One of the joys of my job at the Telluride Regional Medical Center is getting to understand the history of this sacred summer Ute camp, turned mining town, turned ski town and how medical care has changed and grown with each new era.
Recently I stumbled upon some medical center data from 1981, when the Med Center had 3,285 “patient encounters.”
I’ve researched too what health care looked like at the turn of the last century, when Dr. Hall’s hospital at the top of Fir Street tended the needs of a population that boasted nearly 5,000!
In 2016, our clinic saw just over 16,000 patients, which does not include those we saw for wellness consultations, educational classes, or oxygen therapy—services that were not available in 1892 when the first trains arrived here to the Depot District, nor 35 years ago—or even in 2015 for that matter!
Among the most impressive things to me, since I landed here, in fact, has been the frequency in which we expand our services.
In all, thanks to the efforts of the Telluride Medical Center Foundation and community fundraising, we added a dozen new pieces of equipment to expand women’s services, pediatric capabilities, colposcopy testing and a host of diagnostic tools and training to look closer at everything from lung capacity, to moles, to lead levels to, yes, even feces.
In August we received the highest national recognition as a NCQA Patient-Centered Medical Home for using evidence-based, patient-centered processes that focus on highly coordinated care and long-term, participative relationships. The primary care department also boosted their Behavioral Health Integration Program and made major strides in the palliative care services we offer.
In November district voters also expressed overwhelming support for a measure that allows the medical center to access more state grants to serve the community.
Of course, 2016 also marked a major pivot in our efforts to secure the future home for our medical center. And while the Mountain Village site had so many ideal qualities, in ending our pursuit for the wetland permit for that location behind the grocery store, the Hospital District board of directors gained new momentum for conversations with other regional players, like the Lawson Hill Owners Association and San Miguel Valley Corporation.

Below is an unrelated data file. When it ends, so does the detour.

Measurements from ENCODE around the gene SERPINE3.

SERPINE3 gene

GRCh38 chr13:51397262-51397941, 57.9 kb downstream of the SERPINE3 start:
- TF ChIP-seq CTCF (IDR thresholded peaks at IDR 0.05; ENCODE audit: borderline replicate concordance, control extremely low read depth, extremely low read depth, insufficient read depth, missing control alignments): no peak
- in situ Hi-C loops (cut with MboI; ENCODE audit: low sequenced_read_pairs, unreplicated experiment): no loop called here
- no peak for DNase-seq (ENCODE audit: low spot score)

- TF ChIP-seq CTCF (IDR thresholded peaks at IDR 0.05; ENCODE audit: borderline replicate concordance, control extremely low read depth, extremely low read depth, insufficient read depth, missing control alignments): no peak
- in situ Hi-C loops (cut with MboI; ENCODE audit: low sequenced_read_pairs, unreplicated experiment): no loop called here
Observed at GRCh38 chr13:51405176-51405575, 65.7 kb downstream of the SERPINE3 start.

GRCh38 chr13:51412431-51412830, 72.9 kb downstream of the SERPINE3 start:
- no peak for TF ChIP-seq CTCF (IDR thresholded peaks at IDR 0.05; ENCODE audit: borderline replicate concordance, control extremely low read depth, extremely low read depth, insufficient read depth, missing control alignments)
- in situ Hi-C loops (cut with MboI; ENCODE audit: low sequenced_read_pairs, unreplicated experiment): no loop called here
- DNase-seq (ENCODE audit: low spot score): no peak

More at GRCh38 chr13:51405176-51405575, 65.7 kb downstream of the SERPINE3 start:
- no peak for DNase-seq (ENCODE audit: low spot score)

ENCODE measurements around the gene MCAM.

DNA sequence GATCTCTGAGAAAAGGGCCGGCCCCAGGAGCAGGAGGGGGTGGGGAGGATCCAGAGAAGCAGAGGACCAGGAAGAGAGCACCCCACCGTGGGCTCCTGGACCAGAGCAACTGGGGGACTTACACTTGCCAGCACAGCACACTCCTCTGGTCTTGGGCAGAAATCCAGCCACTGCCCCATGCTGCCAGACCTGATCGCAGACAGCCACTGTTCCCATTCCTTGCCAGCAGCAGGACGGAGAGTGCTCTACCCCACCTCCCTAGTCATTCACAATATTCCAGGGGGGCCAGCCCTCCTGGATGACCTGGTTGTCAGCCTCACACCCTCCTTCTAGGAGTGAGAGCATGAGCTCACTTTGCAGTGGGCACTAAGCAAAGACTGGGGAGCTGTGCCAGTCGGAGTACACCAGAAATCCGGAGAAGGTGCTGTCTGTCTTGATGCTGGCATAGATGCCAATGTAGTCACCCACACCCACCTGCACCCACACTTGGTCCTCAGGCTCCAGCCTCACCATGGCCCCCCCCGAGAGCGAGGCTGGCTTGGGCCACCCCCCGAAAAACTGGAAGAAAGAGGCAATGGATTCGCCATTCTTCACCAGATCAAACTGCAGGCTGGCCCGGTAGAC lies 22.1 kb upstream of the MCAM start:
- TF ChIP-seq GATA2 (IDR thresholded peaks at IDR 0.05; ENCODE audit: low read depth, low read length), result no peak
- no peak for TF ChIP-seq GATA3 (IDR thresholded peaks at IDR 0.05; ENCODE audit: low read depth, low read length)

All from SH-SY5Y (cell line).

One thing hasn’t changed: The new site must be accessible for patients, ambulance and helicopter; suitable for current and projected needs; available for future expansion; financially feasible with funding mechanisms; and with a minimal environmental impact.
Last year also brought major personnel changes to our tight-knit team, including the retirement of Gordon Reichard and Dr. Heather Linder’s move to the Norwood clinic. I joined the team this summer (thank you, sincerely, to everyone who has made me feel so welcome) and we also welcomed Dr. Christine Mahoney, who has singlehandedly ushered in a new era of expanded women’s and osteopathic services to our primary care department.
As we soldier on into the new year, what I’m most excited about is our staff’s strengthened resolve to care for the body, mind and spirit with a full spectrum of health care services including western and complementary medicine and an emphasis on holistic health.
We provide compassionate healthcare (not just sick care!) to the community—regardless of ability to pay or who your insurance provider is.